Last month I received a notice that the bank I stored my coins at was closing and I had until February 4th to vacate my safe deposit boxes. Fortunately, I was able to rent another box close by and for cheaper than the boxes I had. Having secured a new and bigger box, the next step was to transport the coins to the new location.
I was very uncomfortable transporting my coins from one location to the other and in particular standing at the teller window with my coins in a shoebox waiting to close out the old safe deposit boxes. You see, my bank had the misfortune of being held up last year and I did not want something like that to happen with thousands of dollars' worth of coins in my hand. Fortunately, both the clearing of the old boxes and the transfer to the new box went off without a hitch.
That said, moving my collection did present a wonderful opportunity to reimage many of my coins. This meant that coins which haven't seen the light of day in years could now be easily reimaged to reflect the refining of my photography skills.
Now, instead of driving from one bank to the next I made a detour home for pictures. To tell the truth, it sure felt good to hold these coins in my hands again after not looking at some of them for years. Now I like the security of a safe deposit box but if I want to easily view my coins, I will need to buy a home safe.
After reimaging and editing my coins I thought to organize all my pictures into power-point presentations mirroring my NGC registry sets. For instance, I started with my 1834-1933 gold type set minus the 1907 high-relief St. Gaudens double-eagle. All the coins in the presentation are organized according to the definition and order of my NGC registry set. Thus, when I decide to sell my set and pull it down from the registry, I will always have my former coins to look at assembled as a set. To tell the truth, this is all I had with the online registry since all my gold coins are off-site and not all that easily accessed. So, if I have the pictures why do I need a home safe? All these are important questions we need to answer for ourselves as we assess what level of risk we are willing to live with.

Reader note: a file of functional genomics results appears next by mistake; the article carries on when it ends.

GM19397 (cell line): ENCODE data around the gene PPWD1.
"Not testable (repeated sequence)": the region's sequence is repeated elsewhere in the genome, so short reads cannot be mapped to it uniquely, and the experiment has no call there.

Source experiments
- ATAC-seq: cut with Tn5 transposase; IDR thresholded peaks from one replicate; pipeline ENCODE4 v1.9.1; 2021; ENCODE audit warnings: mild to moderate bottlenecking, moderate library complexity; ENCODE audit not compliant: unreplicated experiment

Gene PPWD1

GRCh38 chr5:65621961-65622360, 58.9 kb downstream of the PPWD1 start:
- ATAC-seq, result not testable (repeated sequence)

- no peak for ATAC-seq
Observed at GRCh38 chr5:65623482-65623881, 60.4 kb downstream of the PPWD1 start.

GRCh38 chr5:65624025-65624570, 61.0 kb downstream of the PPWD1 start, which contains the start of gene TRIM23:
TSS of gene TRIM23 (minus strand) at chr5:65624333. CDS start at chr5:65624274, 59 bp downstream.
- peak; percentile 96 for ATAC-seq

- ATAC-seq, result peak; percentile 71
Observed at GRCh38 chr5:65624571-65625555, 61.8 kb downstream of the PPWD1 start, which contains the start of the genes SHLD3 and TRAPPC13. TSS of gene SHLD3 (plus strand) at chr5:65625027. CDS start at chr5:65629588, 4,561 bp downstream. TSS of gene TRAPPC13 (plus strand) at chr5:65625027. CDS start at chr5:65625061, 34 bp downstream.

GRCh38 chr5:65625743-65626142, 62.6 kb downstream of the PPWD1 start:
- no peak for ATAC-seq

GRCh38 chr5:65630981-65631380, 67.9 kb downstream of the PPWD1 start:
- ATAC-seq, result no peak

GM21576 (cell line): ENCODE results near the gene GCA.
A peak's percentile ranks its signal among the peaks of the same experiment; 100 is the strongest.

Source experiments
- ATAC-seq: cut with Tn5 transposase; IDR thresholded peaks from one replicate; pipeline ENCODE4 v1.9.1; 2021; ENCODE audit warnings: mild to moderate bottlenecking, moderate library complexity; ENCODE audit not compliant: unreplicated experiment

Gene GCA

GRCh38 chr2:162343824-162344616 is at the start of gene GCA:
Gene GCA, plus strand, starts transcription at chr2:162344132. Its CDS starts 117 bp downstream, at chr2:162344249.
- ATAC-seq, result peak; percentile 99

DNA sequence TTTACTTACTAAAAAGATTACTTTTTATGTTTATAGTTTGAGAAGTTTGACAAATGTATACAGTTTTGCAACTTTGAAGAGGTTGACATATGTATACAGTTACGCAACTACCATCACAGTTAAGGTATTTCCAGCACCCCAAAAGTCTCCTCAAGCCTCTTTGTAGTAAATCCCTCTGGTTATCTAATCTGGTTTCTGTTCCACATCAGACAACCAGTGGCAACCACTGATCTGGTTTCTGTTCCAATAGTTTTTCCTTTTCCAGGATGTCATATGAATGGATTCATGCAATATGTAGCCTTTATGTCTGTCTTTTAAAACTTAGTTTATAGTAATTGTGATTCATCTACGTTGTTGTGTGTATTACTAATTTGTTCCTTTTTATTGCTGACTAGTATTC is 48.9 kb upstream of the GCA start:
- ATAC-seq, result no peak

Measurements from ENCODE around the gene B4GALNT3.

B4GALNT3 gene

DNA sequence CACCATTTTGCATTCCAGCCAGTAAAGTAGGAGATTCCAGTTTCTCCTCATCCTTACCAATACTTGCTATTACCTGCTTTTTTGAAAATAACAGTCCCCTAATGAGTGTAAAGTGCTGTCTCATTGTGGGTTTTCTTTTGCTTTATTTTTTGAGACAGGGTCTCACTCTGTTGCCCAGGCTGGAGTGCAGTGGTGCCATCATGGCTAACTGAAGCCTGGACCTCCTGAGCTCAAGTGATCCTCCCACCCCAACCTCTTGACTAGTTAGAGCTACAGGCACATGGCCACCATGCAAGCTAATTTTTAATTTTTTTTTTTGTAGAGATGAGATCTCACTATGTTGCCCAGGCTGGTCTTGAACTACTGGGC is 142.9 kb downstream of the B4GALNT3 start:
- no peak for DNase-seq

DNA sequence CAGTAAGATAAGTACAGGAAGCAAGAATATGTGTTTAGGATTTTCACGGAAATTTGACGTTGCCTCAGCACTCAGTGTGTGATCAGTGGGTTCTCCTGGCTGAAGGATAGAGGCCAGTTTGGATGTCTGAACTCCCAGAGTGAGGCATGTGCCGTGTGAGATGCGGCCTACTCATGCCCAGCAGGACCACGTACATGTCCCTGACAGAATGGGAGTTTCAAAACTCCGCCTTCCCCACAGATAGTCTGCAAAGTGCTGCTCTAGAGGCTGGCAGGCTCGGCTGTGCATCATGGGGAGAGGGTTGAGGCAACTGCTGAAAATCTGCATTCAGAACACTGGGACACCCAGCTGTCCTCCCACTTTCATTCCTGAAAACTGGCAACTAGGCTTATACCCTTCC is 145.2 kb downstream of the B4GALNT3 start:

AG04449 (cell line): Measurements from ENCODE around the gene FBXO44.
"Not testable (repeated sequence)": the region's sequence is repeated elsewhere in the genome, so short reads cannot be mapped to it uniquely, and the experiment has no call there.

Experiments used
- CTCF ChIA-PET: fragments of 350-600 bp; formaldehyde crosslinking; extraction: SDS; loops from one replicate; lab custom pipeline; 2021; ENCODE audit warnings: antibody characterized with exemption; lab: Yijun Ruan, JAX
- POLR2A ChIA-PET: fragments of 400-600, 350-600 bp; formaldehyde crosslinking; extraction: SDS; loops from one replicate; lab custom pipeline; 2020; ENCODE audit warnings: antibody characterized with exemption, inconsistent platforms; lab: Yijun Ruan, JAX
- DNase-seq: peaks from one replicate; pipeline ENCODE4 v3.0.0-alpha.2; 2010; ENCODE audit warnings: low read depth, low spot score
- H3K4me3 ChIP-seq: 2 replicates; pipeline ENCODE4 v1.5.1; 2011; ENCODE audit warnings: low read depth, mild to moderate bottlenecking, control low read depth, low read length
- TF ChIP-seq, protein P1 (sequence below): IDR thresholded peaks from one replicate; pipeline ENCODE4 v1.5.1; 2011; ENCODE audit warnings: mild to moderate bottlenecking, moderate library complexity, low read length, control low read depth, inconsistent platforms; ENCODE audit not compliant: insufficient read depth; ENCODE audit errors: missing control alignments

Oftentimes, when I get to thinking one thing leads to another and I began to think about eventually dissolving my entire collection before I pass away so as not to leave my wife and kids with that responsibility. Don't worry, reports of my demise are greatly exaggerated.
What got me thinking this way is that my wife and kids have no interest in collecting coins. Thus, I think it is unfair to leave the liquidation of my collection to them when I am much more knowledgeable in the buying and selling of coins. Another point to consider is that who is more likely to get the most for the coins? I can't rationalize around that one, it's me.
None of this is going to happen anytime soon as I am still actively collecting but at a much slower rate. Still, it is good and necessary to have a plan in place to make this happen before I am bedridden or worse. For my wife and kids, I'll offer them any coin from my collection they want for sentimental reasons. The other coins will be offered to certain collectors who might be eying my coins for their own collections. Otherwise, the low-cost coins will be handled through e-bay and the rest to a major auction house.
In the meantime, I'll eventually have all my coins organized into power-point and word documents to enjoy for the rest of my life! Please enjoy this slide reimaged and made for my personal presentation! Gary.